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Compare and Contrast the Film Versions Of Henry V

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MEDIA ASSIGNMENT; COMPARE AND CONTRAST THE FILM VERSIONS OF HENRY V In this essay y, I am going to compare and contrast the two moving image media versions of Henry V, by William Shakespeare. One is by Lawrence Olivier and the other by Kenneth Branagh. The Olivier version was produced in 1944 and the Branagh version in 1989. These are unusual because both of the directors starred as the title role, Henry in their films as well as producing them. In this, I am going to analyse the acting, lighting, costumes, setting, and sound effects. They have many differences but the similarities are constant. In the Branagh version the acting is very reserved but much more realistic. The actors have made it seem like you are there unlike the Olivier version where the have a lot of over exaggeration. The actors in the Olivier version do this because of the setting and the costumes. It is not meant to be set in the exact location where it would have happened. They are trying to show it, as it would have been done in Shakespeare's day. They have a lot of movement with slapstick comedy from the archbishop's assistant dropping the papers that his master needs. ...read more.


In the start where the bishops speak to each other they are on a balcony above the main stage, it is quite dark up there and is the only real use of lighting. There are very few scene changes, but when there is a person with a large board comes on and on it, they have the next place that the play will be in. There is just daylight in the Olivier version and nothing else. This is much different to the Branagh version where it is set in the English court at the time it happened. It is very dark when it starts with the bishops, the only light is one flickering candle, and it just highlights their features. This combined with a low speech volume proves to make this first scene very spooky and eerie. In the next scene, Henry makes his grand entrance. You see his silhouette back lit by bright lights, but framed by a huge doorway with giant flaming torches either side. This makes for a grand and impressive spectacle. When he enters, the setting is him sitting on a throne with his lords in two rows down from him. This has him in power over all of them. He is also higher up than them bringing a larger sense of power to him. ...read more.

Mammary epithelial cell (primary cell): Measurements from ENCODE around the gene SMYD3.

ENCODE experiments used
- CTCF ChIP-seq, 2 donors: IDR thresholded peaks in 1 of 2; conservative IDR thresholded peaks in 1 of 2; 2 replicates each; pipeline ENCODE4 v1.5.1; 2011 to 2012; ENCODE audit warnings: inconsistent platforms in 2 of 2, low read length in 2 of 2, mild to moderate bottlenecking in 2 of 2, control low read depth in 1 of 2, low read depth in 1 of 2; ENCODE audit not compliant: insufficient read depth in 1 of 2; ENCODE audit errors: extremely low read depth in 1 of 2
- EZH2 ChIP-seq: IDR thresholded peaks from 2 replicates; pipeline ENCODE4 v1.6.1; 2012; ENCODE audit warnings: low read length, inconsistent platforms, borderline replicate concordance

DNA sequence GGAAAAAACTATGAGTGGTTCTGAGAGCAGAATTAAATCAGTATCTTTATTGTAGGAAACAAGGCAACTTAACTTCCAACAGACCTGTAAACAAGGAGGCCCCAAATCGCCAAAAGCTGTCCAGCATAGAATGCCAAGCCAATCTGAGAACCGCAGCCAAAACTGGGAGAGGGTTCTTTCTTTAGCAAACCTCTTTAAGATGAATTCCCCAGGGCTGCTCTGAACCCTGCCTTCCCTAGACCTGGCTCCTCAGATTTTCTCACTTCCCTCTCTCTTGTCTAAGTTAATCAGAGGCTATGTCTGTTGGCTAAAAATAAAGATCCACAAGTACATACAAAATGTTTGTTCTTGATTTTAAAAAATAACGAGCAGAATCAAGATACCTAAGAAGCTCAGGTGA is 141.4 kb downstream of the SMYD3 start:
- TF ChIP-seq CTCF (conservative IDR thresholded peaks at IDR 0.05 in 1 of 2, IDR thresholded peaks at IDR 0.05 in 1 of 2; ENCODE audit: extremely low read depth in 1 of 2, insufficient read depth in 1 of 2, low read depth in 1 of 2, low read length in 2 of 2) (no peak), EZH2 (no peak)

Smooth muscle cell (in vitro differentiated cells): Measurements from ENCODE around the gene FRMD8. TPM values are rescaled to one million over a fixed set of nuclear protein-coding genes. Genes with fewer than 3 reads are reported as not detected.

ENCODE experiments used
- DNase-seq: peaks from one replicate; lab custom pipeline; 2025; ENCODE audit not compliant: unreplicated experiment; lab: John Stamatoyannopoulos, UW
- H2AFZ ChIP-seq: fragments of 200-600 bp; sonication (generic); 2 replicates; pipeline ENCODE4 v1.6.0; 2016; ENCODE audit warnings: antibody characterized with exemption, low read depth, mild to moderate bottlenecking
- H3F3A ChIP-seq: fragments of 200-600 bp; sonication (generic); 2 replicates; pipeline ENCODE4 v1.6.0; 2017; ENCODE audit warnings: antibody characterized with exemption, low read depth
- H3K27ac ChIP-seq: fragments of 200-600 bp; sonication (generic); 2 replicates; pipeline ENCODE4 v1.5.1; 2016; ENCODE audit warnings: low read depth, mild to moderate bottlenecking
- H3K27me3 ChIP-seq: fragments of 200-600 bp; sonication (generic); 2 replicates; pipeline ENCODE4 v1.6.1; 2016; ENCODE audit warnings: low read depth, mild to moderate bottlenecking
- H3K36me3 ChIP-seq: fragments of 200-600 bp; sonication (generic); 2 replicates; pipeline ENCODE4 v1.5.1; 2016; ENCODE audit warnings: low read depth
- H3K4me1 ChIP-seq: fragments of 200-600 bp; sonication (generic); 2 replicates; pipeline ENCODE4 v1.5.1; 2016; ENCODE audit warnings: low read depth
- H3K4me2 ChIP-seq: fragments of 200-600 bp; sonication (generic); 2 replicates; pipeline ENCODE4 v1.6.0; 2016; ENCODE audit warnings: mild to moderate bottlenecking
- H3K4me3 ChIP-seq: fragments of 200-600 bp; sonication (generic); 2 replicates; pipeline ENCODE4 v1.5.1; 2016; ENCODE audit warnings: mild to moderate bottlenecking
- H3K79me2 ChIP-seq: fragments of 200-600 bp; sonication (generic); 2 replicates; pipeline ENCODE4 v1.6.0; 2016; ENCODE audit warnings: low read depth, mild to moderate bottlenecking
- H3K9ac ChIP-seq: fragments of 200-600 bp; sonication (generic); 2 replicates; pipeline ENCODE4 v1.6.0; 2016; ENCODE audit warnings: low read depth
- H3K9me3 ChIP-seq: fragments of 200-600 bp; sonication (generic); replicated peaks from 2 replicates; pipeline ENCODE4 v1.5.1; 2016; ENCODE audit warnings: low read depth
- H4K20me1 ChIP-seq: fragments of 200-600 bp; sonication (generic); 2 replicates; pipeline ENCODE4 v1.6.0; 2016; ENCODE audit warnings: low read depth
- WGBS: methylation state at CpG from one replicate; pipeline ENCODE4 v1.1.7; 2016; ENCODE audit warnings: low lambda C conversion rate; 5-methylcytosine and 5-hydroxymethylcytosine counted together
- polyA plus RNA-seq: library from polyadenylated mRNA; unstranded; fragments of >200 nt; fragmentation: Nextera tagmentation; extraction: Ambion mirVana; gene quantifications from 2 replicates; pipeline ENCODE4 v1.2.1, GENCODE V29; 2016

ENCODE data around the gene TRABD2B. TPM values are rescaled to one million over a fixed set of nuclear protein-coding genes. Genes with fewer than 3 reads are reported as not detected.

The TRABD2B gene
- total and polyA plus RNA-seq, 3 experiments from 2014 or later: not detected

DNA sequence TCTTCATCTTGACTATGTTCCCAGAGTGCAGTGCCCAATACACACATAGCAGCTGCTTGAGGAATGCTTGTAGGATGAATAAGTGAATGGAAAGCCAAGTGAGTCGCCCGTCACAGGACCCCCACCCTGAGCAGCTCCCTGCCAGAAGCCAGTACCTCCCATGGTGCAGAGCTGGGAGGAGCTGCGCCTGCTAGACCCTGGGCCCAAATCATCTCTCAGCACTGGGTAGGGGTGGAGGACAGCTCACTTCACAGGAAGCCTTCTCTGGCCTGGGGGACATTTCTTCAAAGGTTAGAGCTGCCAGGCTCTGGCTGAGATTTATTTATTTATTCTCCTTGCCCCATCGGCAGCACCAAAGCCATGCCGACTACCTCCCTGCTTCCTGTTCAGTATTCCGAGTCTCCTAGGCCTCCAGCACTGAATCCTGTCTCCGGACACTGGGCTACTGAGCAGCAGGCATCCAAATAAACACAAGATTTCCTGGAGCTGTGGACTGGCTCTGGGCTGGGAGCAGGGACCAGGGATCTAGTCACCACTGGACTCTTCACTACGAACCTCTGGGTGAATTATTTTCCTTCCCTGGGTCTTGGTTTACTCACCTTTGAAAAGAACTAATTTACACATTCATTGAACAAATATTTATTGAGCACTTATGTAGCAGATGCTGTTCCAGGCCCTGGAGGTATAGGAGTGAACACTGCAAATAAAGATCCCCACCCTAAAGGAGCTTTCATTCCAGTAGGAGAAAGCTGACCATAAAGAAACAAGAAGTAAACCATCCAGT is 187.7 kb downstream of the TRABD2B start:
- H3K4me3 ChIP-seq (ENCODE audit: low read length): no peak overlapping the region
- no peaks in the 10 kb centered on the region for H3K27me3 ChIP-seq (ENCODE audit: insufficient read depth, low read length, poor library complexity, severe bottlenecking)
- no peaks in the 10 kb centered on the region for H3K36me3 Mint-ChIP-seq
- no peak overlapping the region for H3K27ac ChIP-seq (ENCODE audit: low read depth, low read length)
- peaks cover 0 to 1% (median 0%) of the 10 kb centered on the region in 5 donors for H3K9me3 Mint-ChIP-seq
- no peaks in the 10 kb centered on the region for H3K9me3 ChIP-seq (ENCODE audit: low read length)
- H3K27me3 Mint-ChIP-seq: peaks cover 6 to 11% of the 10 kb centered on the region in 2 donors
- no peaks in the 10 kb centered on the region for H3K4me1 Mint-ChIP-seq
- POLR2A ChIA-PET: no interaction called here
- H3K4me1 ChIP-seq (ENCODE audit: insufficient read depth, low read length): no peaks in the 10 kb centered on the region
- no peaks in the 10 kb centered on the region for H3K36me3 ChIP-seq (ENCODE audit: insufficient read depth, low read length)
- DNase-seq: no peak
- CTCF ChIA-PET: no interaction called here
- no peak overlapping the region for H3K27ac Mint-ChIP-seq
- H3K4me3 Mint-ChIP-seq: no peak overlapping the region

This is good because they are meant to be plotting and scheming. The next scene when Henry enters has him silhouetted and framed by a huge door with two flaming candelabras, there is a spooky mist behind him to. This is very spectacular and works well to create a respect for the king. The sound in the Olivier version is how it would have been in Shakespeare's time, a small band with strings and brass instruments. They music is very regal and what would have been played in the real English court at the time. There is the audience who clap, laugh, and jeer. The next scene where the king enters has a large fanfare and drum roll. The music in the Branagh version is very spooky and builds up suspense and the king enters. There are mainly violins and other strings. I think they are both very good movies, they are very different but many things are similar. I think the Branagh version is better because it is more realistic, the acting is better and the style its is in. I like the way they have done it set where it would have happened and the acting is very good. They have the lighting, costumes and setting just right. The only criticism I have is the sound I thought could have been better. ...read more.

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